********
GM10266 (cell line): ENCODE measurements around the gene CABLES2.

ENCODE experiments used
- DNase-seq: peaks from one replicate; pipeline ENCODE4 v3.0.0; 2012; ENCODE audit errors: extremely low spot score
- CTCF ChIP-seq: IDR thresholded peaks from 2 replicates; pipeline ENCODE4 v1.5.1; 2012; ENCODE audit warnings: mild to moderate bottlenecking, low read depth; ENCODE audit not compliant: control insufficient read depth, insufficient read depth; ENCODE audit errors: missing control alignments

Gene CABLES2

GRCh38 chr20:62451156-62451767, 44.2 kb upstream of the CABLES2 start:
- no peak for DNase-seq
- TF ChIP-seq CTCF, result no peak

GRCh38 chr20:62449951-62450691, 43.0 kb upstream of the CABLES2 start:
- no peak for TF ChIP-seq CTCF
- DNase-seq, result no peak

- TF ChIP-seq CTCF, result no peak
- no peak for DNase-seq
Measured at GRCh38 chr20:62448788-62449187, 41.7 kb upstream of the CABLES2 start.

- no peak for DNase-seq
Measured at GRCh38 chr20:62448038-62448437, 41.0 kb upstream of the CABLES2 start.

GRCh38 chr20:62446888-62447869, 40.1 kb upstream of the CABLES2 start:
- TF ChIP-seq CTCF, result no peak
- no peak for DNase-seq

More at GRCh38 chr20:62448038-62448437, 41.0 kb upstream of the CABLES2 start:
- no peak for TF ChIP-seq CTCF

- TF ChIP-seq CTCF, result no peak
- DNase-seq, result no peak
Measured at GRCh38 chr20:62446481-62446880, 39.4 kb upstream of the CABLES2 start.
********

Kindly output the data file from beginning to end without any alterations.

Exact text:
GM10266 (cell line): ENCODE measurements around the gene CABLES2.

ENCODE experiments used
- DNase-seq: peaks from one replicate; pipeline ENCODE4 v3.0.0; 2012; ENCODE audit errors: extremely low spot score
- CTCF ChIP-seq: IDR thresholded peaks from 2 replicates; pipeline ENCODE4 v1.5.1; 2012; ENCODE audit warnings: mild to moderate bottlenecking, low read depth; ENCODE audit not compliant: control insufficient read depth, insufficient read depth; ENCODE audit errors: missing control alignments

Gene CABLES2

GRCh38 chr20:62451156-62451767, 44.2 kb upstream of the CABLES2 start:
- no peak for DNase-seq
- TF ChIP-seq CTCF, result no peak

GRCh38 chr20:62449951-62450691, 43.0 kb upstream of the CABLES2 start:
- no peak for TF ChIP-seq CTCF
- DNase-seq, result no peak

- TF ChIP-seq CTCF, result no peak
- no peak for DNase-seq
Measured at GRCh38 chr20:62448788-62449187, 41.7 kb upstream of the CABLES2 start.

- no peak for DNase-seq
Measured at GRCh38 chr20:62448038-62448437, 41.0 kb upstream of the CABLES2 start.

GRCh38 chr20:62446888-62447869, 40.1 kb upstream of the CABLES2 start:
- TF ChIP-seq CTCF, result no peak
- no peak for DNase-seq

More at GRCh38 chr20:62448038-62448437, 41.0 kb upstream of the CABLES2 start:
- no peak for TF ChIP-seq CTCF

- TF ChIP-seq CTCF, result no peak
- DNase-seq, result no peak
Measured at GRCh38 chr20:62446481-62446880, 39.4 kb upstream of the CABLES2 start.